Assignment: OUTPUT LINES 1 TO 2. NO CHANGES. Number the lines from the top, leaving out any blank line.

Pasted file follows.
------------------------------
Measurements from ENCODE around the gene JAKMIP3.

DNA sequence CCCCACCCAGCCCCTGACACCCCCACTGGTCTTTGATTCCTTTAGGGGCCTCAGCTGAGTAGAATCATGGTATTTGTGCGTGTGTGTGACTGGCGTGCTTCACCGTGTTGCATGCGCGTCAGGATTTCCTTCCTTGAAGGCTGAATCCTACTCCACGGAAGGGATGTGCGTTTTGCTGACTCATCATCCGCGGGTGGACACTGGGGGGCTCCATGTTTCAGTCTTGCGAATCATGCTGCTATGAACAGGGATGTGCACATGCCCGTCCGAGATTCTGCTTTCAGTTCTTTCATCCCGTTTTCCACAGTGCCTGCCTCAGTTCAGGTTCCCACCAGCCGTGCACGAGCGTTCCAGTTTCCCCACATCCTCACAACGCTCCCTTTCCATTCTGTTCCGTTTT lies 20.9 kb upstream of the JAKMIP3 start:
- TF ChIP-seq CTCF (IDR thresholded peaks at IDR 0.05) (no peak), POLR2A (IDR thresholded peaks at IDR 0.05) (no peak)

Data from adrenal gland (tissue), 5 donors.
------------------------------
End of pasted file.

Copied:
Measurements from ENCODE around the gene JAKMIP3.

DNA sequence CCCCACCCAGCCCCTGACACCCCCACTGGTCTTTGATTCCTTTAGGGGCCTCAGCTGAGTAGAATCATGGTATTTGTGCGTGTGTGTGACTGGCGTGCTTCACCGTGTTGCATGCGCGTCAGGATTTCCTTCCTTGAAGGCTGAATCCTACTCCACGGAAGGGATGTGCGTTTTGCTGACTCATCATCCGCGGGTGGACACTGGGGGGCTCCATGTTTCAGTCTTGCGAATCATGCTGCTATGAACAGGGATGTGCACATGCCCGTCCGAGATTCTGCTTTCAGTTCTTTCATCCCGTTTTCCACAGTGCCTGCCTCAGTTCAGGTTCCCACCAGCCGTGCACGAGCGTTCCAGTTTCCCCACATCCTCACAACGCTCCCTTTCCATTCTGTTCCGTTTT lies 20.9 kb upstream of the JAKMIP3 start: